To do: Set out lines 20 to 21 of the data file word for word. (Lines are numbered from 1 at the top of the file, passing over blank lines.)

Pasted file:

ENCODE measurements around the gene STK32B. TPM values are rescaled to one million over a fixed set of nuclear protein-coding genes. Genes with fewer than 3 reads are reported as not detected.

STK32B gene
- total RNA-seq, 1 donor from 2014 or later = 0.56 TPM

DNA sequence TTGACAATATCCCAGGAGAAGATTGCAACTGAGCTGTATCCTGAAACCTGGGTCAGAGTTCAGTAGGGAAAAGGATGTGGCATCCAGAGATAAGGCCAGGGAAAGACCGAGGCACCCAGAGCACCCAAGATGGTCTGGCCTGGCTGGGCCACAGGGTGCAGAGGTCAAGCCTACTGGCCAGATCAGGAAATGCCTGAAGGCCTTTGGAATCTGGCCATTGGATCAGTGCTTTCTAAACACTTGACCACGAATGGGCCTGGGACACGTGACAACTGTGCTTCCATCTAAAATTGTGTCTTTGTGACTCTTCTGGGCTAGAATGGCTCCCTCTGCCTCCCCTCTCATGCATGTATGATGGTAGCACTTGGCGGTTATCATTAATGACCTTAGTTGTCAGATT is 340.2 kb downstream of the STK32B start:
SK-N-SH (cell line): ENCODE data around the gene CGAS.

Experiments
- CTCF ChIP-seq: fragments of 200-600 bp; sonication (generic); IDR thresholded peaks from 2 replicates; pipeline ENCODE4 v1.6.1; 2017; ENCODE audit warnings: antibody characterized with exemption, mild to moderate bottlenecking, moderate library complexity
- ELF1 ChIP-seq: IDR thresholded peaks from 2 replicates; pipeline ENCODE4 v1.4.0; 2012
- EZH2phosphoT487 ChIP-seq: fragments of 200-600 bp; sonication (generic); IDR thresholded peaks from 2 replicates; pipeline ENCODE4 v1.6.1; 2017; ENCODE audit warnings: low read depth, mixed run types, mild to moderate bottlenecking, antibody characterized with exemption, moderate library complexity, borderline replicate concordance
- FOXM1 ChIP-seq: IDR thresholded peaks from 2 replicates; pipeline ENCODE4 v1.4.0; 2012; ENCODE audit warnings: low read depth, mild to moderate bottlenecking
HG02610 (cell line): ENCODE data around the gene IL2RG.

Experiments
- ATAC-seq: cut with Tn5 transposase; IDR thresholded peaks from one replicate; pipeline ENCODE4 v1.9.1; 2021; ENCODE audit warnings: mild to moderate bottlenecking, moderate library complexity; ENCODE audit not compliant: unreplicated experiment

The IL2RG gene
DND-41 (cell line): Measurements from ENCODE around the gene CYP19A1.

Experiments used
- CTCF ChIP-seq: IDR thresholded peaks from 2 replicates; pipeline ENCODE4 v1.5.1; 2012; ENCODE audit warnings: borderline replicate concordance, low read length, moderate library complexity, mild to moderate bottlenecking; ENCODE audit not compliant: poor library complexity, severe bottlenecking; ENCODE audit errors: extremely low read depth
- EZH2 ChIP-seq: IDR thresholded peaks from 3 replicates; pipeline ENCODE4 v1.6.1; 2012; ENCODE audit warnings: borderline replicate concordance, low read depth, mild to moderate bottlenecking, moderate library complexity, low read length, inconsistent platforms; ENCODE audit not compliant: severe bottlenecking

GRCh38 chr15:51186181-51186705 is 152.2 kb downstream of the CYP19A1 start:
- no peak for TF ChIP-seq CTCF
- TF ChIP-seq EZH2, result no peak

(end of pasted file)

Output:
- no peak for TF ChIP-seq CTCF
- TF ChIP-seq EZH2, result no peak